I am intrigued by the fried tomato skins. I must try them. My garden is much the same. The nasturtiums are beautiful but unruly. The wind blew over our giant sunflowers and I still have to get in there amongst the borage that has taken over the courgettes to sort it all out. But the harvests are still happening and for that I am very glad. Winter will be upon us before we know it and the garden will once more be mostly dormant.

  2. ernestine Says:

    Love this recipe and must try.
    As I read your sharing
    you must be describing my garden:)
    Take care and thank you for your
    special words on my journal.

  3. Barbara Says:

    Fried tomato skins? What a clever idea. Nancy! I do miss having a garden, but remember exactly how my Michigan one looked this time of year. You’ve made good use of the last of your garden with this lovely salad. I do love eggplant.

  4. JP & Lynn Evans Says:

    Another winner Nancy, we can’t wait to try it!

  5. Johanne Lamarche Says:

    Love all the veggies and mozzarella in this 1 dish sald but am intrigued by the fried tomato peels and will definately try this! Thanks for sharing this new to me trick!

  6. goodfoodmatters Says:

    Kath—Unruly is the perfect word to describe the garden at this stage!

    Ernestine—I think this is just way a garden must be, this time of year.

    Barbara–I love eggplant too. And the fried tomato skins were really pretty tasty!

    JP&Lynn-thanks so much; I think you’ll enjoy it.

    Johanne–you are so welcome–I hope you will experiment with the tomato skins!

  7. Joyti Says:

    I suppose the summer’s almost over. The garden turns a bit unruly at this time of year.

    My mom showed me the boiling water trick for tomato skins when I was still little, I never thought of using the skins. Fried tomato skins sound delicious. This salad sounds great :)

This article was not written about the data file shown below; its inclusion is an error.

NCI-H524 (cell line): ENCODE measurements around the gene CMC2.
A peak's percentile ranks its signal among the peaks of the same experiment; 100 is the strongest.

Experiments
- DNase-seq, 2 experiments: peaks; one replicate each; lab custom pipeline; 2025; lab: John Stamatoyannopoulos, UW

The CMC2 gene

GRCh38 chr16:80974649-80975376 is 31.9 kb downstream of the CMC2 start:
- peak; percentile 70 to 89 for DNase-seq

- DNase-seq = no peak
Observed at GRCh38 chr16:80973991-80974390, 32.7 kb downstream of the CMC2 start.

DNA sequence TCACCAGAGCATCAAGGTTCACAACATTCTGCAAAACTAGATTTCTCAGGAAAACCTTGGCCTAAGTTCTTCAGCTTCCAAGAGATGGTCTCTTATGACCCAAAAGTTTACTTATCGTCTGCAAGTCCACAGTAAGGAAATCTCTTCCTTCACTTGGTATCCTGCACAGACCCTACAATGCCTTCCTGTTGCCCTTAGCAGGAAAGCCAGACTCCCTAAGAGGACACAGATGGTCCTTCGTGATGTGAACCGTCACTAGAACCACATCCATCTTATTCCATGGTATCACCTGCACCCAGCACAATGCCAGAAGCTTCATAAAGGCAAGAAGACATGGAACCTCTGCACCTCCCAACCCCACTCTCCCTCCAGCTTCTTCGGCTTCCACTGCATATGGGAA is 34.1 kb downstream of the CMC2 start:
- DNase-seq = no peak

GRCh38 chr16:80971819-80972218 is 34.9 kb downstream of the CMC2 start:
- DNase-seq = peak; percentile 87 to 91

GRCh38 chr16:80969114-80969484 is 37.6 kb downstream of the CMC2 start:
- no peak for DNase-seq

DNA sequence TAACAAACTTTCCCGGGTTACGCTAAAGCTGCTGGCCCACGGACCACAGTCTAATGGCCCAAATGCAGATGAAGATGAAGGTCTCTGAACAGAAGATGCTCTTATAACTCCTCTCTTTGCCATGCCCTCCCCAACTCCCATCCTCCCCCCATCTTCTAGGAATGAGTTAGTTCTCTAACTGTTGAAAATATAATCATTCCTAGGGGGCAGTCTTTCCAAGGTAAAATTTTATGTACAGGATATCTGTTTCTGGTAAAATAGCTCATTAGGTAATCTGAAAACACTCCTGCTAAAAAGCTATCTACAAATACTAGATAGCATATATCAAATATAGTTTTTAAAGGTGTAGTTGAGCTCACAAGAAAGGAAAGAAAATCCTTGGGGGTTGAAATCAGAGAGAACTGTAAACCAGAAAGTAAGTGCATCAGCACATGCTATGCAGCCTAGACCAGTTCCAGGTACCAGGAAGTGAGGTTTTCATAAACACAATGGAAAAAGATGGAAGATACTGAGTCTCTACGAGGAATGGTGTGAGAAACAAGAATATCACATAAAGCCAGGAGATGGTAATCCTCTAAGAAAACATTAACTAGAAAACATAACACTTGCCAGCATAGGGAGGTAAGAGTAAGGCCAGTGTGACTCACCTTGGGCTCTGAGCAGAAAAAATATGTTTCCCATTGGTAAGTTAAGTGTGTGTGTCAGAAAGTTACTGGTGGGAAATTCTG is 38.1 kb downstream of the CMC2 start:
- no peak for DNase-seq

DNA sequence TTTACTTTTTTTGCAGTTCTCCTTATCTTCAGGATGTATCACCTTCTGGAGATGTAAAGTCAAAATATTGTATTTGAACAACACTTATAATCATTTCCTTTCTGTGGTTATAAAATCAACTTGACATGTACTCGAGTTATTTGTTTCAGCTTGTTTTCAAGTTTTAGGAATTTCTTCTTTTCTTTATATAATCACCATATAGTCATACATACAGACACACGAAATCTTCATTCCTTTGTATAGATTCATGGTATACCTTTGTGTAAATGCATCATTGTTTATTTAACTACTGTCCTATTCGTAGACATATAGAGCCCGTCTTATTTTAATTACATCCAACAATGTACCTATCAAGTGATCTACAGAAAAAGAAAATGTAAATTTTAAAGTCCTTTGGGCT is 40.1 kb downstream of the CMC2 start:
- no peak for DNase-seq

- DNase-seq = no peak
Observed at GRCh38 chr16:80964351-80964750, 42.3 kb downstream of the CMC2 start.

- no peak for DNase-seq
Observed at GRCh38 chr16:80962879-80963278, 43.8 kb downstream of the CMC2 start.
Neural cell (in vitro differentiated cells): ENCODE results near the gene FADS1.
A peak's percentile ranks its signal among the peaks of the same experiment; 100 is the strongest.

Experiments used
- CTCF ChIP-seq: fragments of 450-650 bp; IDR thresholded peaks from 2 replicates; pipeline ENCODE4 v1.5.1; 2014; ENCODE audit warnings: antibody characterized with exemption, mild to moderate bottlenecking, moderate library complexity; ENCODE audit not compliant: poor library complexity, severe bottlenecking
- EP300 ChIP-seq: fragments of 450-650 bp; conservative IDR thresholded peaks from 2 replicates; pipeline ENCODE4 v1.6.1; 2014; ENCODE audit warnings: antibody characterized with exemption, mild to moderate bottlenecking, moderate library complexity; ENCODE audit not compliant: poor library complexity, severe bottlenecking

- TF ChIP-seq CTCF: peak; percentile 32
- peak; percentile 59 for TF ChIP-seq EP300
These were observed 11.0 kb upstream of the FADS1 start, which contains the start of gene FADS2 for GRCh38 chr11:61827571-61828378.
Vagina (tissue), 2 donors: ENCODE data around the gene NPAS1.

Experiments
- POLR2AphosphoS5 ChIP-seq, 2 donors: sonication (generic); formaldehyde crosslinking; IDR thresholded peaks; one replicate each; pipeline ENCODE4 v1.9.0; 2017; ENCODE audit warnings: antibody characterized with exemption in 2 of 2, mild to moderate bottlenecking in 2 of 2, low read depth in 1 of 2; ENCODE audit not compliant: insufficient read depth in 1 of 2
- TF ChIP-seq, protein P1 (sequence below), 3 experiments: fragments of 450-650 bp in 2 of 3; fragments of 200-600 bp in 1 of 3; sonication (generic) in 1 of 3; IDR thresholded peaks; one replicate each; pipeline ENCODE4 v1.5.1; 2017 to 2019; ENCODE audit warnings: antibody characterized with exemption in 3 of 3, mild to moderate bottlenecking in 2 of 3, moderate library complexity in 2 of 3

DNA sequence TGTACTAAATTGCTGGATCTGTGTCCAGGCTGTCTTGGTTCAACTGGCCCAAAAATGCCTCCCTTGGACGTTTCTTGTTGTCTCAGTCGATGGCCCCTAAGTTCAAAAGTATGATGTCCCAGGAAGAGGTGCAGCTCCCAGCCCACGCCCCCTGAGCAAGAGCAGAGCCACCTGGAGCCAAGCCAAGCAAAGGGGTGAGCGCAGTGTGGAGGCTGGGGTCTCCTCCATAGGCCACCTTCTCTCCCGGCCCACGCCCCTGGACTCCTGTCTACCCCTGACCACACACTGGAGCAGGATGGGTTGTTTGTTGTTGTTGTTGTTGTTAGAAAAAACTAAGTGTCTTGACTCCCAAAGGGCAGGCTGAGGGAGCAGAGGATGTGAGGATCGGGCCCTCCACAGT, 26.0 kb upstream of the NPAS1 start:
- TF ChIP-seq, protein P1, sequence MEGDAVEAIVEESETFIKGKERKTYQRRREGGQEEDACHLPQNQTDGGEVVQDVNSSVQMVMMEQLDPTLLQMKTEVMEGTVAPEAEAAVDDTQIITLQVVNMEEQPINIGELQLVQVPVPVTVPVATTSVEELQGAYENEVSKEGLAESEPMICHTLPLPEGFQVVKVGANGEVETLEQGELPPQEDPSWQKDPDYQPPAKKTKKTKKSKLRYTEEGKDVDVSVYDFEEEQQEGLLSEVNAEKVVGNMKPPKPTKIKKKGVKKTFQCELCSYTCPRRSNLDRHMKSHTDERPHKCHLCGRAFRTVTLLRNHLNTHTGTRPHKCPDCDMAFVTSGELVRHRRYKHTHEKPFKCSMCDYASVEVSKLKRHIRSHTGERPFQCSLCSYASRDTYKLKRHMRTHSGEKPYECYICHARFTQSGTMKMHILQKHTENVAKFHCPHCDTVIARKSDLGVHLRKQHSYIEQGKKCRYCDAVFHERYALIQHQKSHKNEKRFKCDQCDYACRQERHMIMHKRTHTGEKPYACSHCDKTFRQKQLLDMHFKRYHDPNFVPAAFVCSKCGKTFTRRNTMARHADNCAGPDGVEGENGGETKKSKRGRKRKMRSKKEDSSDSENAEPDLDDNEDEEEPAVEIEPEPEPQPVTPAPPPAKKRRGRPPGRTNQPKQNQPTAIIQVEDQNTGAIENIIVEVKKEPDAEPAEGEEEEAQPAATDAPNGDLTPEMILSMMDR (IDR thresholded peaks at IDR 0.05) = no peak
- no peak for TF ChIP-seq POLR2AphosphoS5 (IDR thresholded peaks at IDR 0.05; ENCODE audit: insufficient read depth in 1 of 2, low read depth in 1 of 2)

8. Denise | Chez Danisse Says:

    I just love this fried tomato skin idea. A must-try! Thanks, Nancy. I bet you are going to do something delicious with those Italian roasting peppers.

  9. Adri Says:

    Well, it sounds like you had a seriously bountiful garden this summer. They do get a little scruffy at the end of summer, but just the same it is a joy to walk out in the morning and collect the glory that is the end of summer. I have to say I am utterly intrigued by the fried tomato skins. This is something completely new to me. Thanks for that!

  10. goodfoodmatters Says:

    Hi Joyti–I had never thought of such an idea, but the fried skins really are delicious, and a great way to use the whole tomato

    Denise–Those peppers are looking pretty–and deserve something special done with them. Soon!

    Hi Adri–You are welcome. I just came from your blog, and OY what a mess. You deserve many beautiful cocktails.

  11. Teresa, foodonfifth Says:

    Eggplant! I think we all have some vegetable or fruit that we just do not particularly like…mine is eggplant! I have tried to enjoy it’s flavor, it’s texture, it’s color, but alas just have not yet found a recipe that appeals to me. But, this recipe just might turn the tide for me…it’s the tomatoes of course that do it. They make my least favorite veg very palatable looking as well as the fried skins. Great recipe for eggplant lovers from your book Nance, but your new version is muy bueno my friend. Lovely photos and story of your garden.

  12. Kitchen Belleicious Says:

    eggplant and tomatoes. That is a wonderful combination and i love how you fried the tomato skins. GENIUS! Never seen that done before but can;t wait to give it a try

  13. Caroline Trost Says:

    Wow – I too can’t wait to try the fried tomato skins! The flexibility of this recipe is why I love it. (And I usually use feta or goat cheese instead of mozzarella. All work well!)

  14. goodfoodmatters Says:

    Caroline–I love the idea of using goat feta–it would give it a nice pungent bite. Such a great recipe–thank you!

  15. Michele | Cooking At Home Says:

    A beautiful and delicious dish for an end of summer meal.
    Though at the end of its fruitfulness, your garden sounds amazing.

  16. paulette Says:


  17. Juliana Says:

    I have never heard of fried tomato skin…this is such an interesting way to use the tomato skin…now that I got used to the idea…I think I actually would enjoy it.
    Warm salad really sounds delicious…
    Have a wonderful week Nancy :D

  18. goodfoodmatters Says:

    Juliana–I know what you mean. When I first heard of “fried tomato skins” I shuddered a little bit. But when you see what they are, and then taste their crisp sweetness, you get it.

  19. Manali @ CookWithManali Says:

    What an interesting salad Nancy! looks amazing!

  20. Dedy@Dentist Chef Says:

    Damn delicious!
    the tomato skin chips is totally awesome!
    the photograph really tickle my taste buds….

  21. Beth Says:

    What a beautiful salad! I love the addition of mozzarella here.